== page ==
With information overload being the number one issue for audiences today, how can presenters better organize their information so it is easier to understand? I see hundreds and hundreds of slides for each customized workshop I do as I create the slide makeovers for that group. I have come up with four clues that I look for in the words being used on the slide that indicate an opportunity to better organize the message for the audience.

One of the common mistakes I see presenters make is to have the same titles on a series of slides or use the word “continued” in the slide title. The problem is that this assumes that the audience can remember all the points across multiple slides and put all of the information together to figure out the message. The audience just won’t do it, even if they have a handout to refer to. Instead, have a slide to introduce this section that shows how the different parts are related. Then you can have one slide for each of the parts that you want to explain. This way, the audience has context for the points and can then follow along much easier.

If I see a series of bullet points with the same word repeated in each point, it triggers the thought that the presenter is probably trying to compare items on multiple criteria. A slide I looked at had bullet points that contained pros and cons for each type of cable, with many of the items in each category repeated for the different cables. A much better way to organize the information is in a comparison table. Have the criteria on the left side, and each column can then show how that cable measures up on that criteria. When I showed the group the “after” slide, they saw how much easier it was to understand.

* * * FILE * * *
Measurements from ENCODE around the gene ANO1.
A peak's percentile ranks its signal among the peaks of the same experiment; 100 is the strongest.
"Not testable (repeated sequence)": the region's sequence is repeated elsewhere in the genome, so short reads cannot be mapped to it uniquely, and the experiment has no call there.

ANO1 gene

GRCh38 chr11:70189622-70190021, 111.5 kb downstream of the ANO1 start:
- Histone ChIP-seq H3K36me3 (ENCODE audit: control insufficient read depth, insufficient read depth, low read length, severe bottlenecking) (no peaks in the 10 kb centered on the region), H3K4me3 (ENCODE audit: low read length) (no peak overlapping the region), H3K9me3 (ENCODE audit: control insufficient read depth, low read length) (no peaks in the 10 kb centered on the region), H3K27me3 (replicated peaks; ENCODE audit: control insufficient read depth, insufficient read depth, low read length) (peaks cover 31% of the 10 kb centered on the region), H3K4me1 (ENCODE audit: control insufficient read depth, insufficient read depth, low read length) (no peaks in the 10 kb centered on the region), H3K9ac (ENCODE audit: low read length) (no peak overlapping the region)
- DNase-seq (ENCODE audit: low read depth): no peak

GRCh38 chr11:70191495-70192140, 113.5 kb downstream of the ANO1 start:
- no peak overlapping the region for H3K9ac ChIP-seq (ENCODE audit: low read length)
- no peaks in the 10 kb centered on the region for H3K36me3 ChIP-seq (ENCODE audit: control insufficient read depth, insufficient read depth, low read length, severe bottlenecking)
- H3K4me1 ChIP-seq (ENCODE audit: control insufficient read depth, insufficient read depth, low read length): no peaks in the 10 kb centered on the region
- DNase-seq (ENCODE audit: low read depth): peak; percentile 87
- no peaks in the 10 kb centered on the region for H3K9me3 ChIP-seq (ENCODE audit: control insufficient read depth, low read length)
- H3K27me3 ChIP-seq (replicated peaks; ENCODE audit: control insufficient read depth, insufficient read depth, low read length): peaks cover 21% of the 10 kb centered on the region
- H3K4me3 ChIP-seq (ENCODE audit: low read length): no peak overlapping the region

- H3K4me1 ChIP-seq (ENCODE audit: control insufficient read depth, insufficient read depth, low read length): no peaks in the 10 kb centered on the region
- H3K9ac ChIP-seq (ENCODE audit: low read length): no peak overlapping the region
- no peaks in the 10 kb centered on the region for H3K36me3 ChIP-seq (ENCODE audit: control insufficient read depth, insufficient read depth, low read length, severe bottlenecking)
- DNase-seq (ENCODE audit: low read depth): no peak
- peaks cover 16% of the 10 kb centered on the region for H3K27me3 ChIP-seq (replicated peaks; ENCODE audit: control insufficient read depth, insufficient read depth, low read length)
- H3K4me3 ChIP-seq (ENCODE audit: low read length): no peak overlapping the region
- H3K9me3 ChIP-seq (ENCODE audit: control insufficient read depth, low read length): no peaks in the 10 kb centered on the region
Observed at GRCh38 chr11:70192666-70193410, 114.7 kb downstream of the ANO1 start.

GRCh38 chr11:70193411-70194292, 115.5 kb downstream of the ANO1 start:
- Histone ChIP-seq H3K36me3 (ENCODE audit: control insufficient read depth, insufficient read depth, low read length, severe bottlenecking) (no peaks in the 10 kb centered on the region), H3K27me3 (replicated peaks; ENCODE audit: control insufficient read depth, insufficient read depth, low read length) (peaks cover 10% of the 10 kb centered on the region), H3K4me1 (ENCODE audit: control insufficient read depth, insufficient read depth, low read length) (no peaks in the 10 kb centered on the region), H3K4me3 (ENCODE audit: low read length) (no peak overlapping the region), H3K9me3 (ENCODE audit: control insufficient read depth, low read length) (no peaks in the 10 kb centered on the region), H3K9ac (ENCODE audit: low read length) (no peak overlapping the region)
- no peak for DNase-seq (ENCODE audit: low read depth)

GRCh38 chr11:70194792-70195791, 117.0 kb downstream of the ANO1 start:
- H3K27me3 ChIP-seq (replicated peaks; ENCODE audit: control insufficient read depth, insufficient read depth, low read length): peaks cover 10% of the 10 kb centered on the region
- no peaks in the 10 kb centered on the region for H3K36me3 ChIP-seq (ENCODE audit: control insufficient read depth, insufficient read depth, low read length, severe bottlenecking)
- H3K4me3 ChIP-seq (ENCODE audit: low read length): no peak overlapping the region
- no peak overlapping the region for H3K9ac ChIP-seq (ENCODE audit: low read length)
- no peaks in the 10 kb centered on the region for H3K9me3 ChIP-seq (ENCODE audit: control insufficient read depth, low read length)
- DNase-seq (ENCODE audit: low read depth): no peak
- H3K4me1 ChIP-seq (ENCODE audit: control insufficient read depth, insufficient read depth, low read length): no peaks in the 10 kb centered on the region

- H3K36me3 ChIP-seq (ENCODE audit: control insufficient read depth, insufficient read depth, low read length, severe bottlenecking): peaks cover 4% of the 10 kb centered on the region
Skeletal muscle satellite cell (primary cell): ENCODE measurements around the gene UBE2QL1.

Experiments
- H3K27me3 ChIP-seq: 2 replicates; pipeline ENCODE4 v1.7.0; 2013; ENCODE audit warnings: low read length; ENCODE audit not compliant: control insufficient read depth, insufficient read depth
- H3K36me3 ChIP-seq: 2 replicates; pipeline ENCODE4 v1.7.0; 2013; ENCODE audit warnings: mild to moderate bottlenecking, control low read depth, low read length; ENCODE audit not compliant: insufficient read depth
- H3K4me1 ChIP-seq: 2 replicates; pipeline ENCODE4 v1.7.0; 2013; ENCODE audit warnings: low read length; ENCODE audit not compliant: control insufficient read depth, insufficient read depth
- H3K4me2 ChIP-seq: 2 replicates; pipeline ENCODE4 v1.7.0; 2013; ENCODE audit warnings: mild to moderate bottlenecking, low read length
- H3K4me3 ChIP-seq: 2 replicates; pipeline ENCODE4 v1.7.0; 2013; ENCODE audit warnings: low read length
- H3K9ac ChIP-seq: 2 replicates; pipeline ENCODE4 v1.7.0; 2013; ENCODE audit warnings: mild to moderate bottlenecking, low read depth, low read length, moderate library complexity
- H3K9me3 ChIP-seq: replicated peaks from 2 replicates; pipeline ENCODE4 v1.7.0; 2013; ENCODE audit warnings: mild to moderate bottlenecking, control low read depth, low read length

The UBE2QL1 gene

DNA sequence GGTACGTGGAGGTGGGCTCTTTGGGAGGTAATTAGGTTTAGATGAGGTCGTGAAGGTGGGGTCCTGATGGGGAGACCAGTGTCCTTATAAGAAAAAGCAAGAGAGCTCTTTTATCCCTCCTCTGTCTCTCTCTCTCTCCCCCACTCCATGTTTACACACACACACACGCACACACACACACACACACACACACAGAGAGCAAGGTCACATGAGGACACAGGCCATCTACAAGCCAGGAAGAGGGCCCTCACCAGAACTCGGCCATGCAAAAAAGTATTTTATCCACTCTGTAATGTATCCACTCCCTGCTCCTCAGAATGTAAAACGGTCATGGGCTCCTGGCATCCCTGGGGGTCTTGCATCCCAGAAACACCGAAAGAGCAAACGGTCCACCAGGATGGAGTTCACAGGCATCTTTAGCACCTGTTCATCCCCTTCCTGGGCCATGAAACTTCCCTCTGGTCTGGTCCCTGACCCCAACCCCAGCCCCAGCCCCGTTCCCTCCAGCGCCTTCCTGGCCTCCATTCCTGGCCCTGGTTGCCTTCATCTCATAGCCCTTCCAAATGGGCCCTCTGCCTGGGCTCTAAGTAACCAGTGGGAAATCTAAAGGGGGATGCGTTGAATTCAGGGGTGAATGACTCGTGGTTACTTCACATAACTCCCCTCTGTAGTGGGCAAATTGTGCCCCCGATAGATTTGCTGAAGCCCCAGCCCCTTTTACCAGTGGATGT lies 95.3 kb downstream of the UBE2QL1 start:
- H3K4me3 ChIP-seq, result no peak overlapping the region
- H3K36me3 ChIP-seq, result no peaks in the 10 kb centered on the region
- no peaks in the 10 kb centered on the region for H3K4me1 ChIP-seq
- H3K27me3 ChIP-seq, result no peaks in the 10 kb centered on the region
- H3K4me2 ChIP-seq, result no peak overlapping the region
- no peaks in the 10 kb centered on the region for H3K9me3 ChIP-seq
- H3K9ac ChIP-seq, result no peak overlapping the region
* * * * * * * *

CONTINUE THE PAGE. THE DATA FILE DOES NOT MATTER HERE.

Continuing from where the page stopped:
Another clue I look for is a title that says either “high level”, “summary”, “overview”, or a similar term at the top of a dense slide packed with information. An overview is supposed to be just that. The few key points that the audience needs to know. Not everything you know about the subject. If you are creating a summary or overview slide, force yourself to a limit of four to six short points at most. This gives the audience and idea of where you will be going. Then you can have additional slides for each of the points including the details you want to share.

The fourth clue I look for is in the Speaker Notes section for the slide. If I see instructions that say “Read this slide” and the slide is not a legal disclaimer that must be read as is, I know the slide has a big problem. The problem is that slide is not for the benefit of the audience, it is for the benefit of the speaker, to remind them what to say. Organize your information into two parts. The first part is what the audience needs to see in order to keep them on track, and this can go on your slide. The second part are your notes, which can go in the Speaker Notes section of the slide so you can see them in Presenter View when you are speaking. You can also put your notes on cue cards, paper, your iPad, or whatever method will remind you of important points to emphasize. The slides the audience sees should never be your speaker notes.